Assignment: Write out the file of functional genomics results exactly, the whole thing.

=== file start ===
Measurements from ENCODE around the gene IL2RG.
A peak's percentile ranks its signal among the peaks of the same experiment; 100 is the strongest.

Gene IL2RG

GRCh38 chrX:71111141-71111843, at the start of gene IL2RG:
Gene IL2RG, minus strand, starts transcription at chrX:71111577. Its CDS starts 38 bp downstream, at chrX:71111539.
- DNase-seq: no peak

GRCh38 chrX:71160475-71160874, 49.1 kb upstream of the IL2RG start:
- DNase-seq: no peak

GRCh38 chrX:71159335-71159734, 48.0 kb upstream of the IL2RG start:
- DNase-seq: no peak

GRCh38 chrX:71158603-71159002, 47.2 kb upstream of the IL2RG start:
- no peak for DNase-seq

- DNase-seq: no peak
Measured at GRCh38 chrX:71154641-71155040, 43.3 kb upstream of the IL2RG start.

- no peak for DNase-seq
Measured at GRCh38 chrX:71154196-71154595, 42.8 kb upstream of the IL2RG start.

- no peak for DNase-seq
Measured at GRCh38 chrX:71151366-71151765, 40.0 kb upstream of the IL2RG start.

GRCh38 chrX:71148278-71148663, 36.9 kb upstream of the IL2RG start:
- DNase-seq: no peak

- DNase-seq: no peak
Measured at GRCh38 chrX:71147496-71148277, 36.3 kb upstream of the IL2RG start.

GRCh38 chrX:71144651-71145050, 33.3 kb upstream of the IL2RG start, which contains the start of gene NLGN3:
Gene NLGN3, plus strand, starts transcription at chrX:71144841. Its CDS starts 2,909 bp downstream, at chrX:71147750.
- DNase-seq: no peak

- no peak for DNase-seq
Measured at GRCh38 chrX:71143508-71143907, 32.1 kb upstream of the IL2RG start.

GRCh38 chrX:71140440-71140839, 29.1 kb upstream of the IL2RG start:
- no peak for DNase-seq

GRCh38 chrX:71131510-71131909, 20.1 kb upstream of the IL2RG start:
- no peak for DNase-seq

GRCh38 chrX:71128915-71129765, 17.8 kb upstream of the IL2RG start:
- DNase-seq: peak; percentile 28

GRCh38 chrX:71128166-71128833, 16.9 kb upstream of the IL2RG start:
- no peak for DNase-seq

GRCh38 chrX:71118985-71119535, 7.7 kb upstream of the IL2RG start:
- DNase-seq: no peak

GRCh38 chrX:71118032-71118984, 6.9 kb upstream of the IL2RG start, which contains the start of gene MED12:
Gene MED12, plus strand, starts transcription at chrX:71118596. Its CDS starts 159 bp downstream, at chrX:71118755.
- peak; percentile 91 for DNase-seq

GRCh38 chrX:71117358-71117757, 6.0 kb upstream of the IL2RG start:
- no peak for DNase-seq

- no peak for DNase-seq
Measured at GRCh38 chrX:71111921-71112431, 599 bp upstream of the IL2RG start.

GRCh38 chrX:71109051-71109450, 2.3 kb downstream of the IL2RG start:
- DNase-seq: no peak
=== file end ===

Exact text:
Measurements from ENCODE around the gene IL2RG.
A peak's percentile ranks its signal among the peaks of the same experiment; 100 is the strongest.

Gene IL2RG

GRCh38 chrX:71111141-71111843, at the start of gene IL2RG:
Gene IL2RG, minus strand, starts transcription at chrX:71111577. Its CDS starts 38 bp downstream, at chrX:71111539.
- DNase-seq: no peak

GRCh38 chrX:71160475-71160874, 49.1 kb upstream of the IL2RG start:
- DNase-seq: no peak

GRCh38 chrX:71159335-71159734, 48.0 kb upstream of the IL2RG start:
- DNase-seq: no peak

GRCh38 chrX:71158603-71159002, 47.2 kb upstream of the IL2RG start:
- no peak for DNase-seq

- DNase-seq: no peak
Measured at GRCh38 chrX:71154641-71155040, 43.3 kb upstream of the IL2RG start.

- no peak for DNase-seq
Measured at GRCh38 chrX:71154196-71154595, 42.8 kb upstream of the IL2RG start.

- no peak for DNase-seq
Measured at GRCh38 chrX:71151366-71151765, 40.0 kb upstream of the IL2RG start.

GRCh38 chrX:71148278-71148663, 36.9 kb upstream of the IL2RG start:
- DNase-seq: no peak

- DNase-seq: no peak
Measured at GRCh38 chrX:71147496-71148277, 36.3 kb upstream of the IL2RG start.

GRCh38 chrX:71144651-71145050, 33.3 kb upstream of the IL2RG start, which contains the start of gene NLGN3:
Gene NLGN3, plus strand, starts transcription at chrX:71144841. Its CDS starts 2,909 bp downstream, at chrX:71147750.
- DNase-seq: no peak

- no peak for DNase-seq
Measured at GRCh38 chrX:71143508-71143907, 32.1 kb upstream of the IL2RG start.

GRCh38 chrX:71140440-71140839, 29.1 kb upstream of the IL2RG start:
- no peak for DNase-seq

GRCh38 chrX:71131510-71131909, 20.1 kb upstream of the IL2RG start:
- no peak for DNase-seq

GRCh38 chrX:71128915-71129765, 17.8 kb upstream of the IL2RG start:
- DNase-seq: peak; percentile 28

GRCh38 chrX:71128166-71128833, 16.9 kb upstream of the IL2RG start:
- no peak for DNase-seq

GRCh38 chrX:71118985-71119535, 7.7 kb upstream of the IL2RG start:
- DNase-seq: no peak

GRCh38 chrX:71118032-71118984, 6.9 kb upstream of the IL2RG start, which contains the start of gene MED12:
Gene MED12, plus strand, starts transcription at chrX:71118596. Its CDS starts 159 bp downstream, at chrX:71118755.
- peak; percentile 91 for DNase-seq

GRCh38 chrX:71117358-71117757, 6.0 kb upstream of the IL2RG start:
- no peak for DNase-seq

- no peak for DNase-seq
Measured at GRCh38 chrX:71111921-71112431, 599 bp upstream of the IL2RG start.

GRCh38 chrX:71109051-71109450, 2.3 kb downstream of the IL2RG start:
- DNase-seq: no peak